While John Winthrop might have famously uttered the phrase “city upon a hill” on the way to Massachusetts, the strands of millennialism and exceptionalism that remain so central to U.S. political discourse are now dominated by eschatological visions that have emerged from the particular historical experiences of the U.S. South. Despite the strategic exploitation of this reality by political communicators, scholars in the humanities have paid little attention to the eschatological visions offered by southern religious culture. Fortunately, writers and artists have not ignored such matters; compared to their academic counterparts, southern novelists have been far better attuned to a southern apocalyptic imaginary—a field of reference, drawn from the cosmology of southern evangelical Protestantism, that maps the apocalyptic possibilities of cataclysm, judgment, deliverance, and even revolution onto the landscape of the region. Apocalypse South rectifies the omissions in existing scholarship by interrogating the role of apocalyptic discourse in selected works of fiction by four southern writers—William Faulkner, Richard Wright, Randall Kenan, and Dorothy Allison. In doing so, it reinvigorates discussions of religion in southern literary scholarship and introduces a new element in the ongoing investigation into how regional identities function in notions of national mission and American exceptionalism. Engaging concerns of religion, race, sexuality, and community in fiction from the 1930s to the present, Apocalypse South offers a new conceptual framework for considering what has long been considered “southern Gothic literature”—a framework less concerned with the conventions of a particular literary genre than with the ways in which literature exposes and even tries to make sense of the contradictions within cultures. 

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Apostles of Modernity

American Writers in the Age of Development

Guy J Reynolds

Following World War II, Americans entertained a far more international political, cultural, and intellectual awareness as well as a greater fascination with development, progress, and modernity than ever before. In a revisionist account that takes "development" as its main theme, Guy Reynolds charts the responses of novelists, travel writers, and literary intellectuals to the nation’s deepening engagement in world affairs. Reynolds remaps recent literary history featuring authors as diverse as James Baldwin, Saul Bellow, Paul Bowles, Pearl Buck, W. E. B. Du Bois, Ernest Hemingway, Peter Matthiessen, Richard Powers, Susan Sontag, and Richard Wright.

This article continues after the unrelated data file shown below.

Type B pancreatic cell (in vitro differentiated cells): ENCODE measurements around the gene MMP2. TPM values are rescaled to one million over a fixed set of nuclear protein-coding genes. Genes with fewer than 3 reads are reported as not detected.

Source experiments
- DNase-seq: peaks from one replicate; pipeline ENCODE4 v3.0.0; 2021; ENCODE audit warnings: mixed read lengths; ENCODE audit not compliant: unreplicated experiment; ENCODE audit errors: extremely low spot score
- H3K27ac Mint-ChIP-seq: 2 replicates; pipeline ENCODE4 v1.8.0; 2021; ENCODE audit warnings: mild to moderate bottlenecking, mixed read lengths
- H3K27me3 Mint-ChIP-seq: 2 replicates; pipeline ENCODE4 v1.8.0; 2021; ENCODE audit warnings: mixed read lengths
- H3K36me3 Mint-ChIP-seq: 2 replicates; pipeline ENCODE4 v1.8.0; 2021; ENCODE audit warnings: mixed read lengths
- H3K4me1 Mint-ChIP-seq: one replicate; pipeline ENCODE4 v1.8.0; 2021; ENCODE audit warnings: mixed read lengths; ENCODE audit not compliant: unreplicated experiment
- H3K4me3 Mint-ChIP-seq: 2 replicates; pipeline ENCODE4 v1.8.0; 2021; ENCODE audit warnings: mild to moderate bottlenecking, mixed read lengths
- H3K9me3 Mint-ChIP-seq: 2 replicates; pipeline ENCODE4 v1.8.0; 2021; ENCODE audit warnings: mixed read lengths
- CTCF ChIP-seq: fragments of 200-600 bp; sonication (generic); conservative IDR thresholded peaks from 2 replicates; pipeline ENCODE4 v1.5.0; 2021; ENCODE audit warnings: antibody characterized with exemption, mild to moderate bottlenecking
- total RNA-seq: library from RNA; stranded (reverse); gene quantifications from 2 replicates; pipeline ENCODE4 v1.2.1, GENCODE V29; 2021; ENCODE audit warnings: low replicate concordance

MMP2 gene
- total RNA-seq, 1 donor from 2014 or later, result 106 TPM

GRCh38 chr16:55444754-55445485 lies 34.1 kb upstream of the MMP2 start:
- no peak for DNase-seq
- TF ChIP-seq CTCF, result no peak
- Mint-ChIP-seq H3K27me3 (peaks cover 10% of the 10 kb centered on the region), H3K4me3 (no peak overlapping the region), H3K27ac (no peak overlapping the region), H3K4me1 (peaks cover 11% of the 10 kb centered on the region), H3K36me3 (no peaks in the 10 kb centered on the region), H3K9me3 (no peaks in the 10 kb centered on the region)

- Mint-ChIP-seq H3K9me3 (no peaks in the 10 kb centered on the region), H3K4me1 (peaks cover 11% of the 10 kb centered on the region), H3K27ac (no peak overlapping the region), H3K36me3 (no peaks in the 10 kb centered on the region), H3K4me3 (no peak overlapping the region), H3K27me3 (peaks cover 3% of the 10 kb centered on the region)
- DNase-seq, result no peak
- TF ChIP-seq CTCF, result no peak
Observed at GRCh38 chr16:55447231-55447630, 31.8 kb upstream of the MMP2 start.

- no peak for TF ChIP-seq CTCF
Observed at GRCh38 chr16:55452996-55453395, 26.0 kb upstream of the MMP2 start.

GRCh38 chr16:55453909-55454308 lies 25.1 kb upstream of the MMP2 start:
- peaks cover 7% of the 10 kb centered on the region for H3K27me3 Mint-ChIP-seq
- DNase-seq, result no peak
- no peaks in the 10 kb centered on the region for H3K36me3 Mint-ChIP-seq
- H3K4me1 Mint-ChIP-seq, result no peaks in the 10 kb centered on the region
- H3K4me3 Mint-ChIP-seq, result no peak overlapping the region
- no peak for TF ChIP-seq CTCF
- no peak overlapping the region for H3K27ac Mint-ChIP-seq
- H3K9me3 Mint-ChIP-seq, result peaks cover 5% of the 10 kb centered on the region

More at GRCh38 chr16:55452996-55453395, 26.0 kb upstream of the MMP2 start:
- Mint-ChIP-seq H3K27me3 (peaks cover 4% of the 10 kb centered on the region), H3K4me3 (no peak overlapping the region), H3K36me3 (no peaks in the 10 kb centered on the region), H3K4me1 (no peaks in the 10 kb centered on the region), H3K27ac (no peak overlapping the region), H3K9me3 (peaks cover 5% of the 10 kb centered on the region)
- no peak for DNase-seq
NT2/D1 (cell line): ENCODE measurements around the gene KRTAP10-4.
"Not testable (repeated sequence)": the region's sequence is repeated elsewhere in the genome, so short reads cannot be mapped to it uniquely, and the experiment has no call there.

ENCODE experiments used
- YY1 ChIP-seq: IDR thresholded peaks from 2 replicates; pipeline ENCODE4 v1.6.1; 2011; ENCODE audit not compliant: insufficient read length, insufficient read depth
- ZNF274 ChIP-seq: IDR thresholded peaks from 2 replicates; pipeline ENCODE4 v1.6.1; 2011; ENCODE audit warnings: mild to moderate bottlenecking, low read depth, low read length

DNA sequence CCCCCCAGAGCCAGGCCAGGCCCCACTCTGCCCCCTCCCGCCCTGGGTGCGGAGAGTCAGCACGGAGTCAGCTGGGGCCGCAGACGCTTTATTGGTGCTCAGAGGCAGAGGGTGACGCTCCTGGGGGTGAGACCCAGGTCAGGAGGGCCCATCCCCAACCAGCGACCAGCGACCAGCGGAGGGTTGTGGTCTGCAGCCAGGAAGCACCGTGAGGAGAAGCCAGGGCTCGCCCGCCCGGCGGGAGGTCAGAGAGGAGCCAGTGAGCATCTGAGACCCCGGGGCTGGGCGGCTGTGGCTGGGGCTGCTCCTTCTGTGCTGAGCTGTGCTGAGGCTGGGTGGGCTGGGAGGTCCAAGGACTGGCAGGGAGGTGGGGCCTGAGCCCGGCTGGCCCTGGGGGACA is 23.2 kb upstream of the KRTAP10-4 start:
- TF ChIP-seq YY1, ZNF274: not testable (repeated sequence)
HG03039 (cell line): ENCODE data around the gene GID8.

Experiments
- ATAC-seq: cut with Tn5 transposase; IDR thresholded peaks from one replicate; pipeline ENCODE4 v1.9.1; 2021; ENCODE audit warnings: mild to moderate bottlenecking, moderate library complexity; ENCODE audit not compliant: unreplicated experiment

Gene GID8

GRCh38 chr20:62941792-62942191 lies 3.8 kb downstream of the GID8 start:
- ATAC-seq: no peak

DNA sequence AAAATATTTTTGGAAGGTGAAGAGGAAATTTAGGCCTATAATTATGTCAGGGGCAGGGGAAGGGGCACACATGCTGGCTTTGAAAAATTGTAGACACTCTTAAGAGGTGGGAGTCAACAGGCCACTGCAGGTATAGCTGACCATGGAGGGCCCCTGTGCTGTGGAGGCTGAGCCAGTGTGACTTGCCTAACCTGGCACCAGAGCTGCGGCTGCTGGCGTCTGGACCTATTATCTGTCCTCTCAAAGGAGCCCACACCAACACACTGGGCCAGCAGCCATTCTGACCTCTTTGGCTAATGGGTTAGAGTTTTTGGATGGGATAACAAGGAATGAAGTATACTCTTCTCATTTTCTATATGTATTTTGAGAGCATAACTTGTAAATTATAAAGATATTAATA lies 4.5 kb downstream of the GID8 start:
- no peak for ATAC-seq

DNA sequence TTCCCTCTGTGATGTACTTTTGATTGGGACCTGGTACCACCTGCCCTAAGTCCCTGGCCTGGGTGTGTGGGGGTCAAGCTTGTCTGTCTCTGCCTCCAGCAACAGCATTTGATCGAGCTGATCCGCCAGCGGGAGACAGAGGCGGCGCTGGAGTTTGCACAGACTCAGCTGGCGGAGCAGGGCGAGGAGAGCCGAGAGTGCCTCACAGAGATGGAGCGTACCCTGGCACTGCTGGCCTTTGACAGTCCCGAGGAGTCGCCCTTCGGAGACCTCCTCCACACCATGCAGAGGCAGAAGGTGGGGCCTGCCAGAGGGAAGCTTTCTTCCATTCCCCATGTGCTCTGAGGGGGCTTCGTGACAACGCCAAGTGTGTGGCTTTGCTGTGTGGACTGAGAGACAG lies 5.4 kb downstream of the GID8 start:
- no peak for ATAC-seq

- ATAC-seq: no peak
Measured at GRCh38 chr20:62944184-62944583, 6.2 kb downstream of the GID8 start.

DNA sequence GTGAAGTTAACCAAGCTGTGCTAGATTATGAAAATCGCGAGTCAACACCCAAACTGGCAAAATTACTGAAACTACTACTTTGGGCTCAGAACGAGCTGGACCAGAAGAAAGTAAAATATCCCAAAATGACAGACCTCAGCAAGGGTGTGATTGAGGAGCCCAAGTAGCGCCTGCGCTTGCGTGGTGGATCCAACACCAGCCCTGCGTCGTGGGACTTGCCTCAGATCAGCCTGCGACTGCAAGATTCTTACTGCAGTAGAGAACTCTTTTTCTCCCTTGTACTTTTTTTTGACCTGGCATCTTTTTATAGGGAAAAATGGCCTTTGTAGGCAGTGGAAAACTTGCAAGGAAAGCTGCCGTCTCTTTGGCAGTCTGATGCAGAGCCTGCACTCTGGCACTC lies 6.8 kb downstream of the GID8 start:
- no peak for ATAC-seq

Apostles of Modernity offers an original, in-depth study of the literary manifestations of this period of globalism in novels, memoirs, essays, reportage, and political commentary. Through close readings of texts Reynolds revisits and reassesses U.S. internationalism, showing how writers and intellectuals engaged with a cluster of topics: decolonization, the rise of the Third World, Islamic difference, the end of European empires, China’s enduring significance, and transatlantic and cosmopolitan identities. Throughout, the ideals of the United States as "apostle of modernity" and sponsor of "development" feature as central to American letters in the decades after World War II.
 
A major contribution to the study of literary internationalism, Apostles of Modernity establishes new paradigms for understanding America’s place in the world and the world’s place in America.

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Appalachian Gateway

An Anthology of Contemporary Stories and Poetry

George Brosi and Kate Egerton